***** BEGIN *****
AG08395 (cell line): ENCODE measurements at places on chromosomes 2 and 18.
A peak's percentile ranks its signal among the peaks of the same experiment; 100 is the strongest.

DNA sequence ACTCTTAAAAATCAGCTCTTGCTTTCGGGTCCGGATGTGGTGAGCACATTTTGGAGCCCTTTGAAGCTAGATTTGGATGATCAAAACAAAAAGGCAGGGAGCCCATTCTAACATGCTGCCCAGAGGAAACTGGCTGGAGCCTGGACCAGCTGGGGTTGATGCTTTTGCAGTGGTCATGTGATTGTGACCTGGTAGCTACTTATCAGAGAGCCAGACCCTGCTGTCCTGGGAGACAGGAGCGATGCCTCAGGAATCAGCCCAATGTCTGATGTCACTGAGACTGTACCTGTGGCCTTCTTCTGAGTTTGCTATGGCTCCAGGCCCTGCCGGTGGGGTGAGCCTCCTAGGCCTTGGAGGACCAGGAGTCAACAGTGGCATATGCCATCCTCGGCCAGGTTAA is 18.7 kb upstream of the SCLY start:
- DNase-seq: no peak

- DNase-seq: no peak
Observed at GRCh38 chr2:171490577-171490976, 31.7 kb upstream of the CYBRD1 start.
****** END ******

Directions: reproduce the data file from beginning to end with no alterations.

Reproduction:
AG08395 (cell line): ENCODE measurements at places on chromosomes 2 and 18.
A peak's percentile ranks its signal among the peaks of the same experiment; 100 is the strongest.

DNA sequence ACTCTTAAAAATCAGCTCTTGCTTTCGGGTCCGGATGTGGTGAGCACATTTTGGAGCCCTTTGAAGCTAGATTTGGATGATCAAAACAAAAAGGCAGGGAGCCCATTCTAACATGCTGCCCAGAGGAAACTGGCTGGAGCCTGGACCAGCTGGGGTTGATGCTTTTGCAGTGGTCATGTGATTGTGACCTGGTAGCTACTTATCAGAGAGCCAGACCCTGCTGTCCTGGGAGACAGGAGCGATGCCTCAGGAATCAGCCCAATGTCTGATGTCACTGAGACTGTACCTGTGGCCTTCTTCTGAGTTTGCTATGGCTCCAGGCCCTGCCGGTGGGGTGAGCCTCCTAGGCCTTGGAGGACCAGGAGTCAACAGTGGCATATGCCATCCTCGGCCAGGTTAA is 18.7 kb upstream of the SCLY start:
- DNase-seq: no peak

- DNase-seq: no peak
Observed at GRCh38 chr2:171490577-171490976, 31.7 kb upstream of the CYBRD1 start.